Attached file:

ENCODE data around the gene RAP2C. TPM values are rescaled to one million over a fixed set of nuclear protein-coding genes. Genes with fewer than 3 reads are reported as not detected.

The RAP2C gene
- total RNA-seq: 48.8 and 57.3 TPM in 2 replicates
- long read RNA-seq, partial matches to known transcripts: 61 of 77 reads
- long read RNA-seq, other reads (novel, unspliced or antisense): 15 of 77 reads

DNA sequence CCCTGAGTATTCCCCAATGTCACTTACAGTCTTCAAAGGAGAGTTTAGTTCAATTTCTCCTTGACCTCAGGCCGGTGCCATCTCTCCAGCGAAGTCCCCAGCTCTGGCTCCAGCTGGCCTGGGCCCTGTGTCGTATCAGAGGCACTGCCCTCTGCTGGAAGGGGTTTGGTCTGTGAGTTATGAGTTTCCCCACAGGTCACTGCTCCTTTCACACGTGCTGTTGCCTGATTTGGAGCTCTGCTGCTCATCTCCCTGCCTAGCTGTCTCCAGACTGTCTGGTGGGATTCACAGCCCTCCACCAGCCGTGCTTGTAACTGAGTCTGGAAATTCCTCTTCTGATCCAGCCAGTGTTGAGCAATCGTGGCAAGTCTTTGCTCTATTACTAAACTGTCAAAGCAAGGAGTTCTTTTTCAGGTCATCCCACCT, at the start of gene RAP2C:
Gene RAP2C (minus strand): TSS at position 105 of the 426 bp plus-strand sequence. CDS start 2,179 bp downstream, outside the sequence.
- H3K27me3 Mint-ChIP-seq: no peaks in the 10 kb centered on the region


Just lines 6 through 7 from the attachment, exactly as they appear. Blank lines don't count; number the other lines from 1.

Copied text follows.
DNA sequence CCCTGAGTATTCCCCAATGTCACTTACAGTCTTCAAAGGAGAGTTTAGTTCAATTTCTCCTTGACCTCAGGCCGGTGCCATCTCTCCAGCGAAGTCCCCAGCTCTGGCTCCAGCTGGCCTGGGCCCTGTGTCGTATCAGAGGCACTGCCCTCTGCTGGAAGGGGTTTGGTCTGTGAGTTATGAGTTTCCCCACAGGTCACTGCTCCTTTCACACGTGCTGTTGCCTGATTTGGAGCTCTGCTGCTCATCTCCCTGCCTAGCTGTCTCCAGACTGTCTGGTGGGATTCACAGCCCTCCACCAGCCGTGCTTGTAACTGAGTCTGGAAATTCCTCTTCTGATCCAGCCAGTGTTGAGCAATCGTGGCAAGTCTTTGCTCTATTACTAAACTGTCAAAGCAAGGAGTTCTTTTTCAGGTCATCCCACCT, at the start of gene RAP2C:
Gene RAP2C (minus strand): TSS at position 105 of the 426 bp plus-strand sequence. CDS start 2,179 bp downstream, outside the sequence.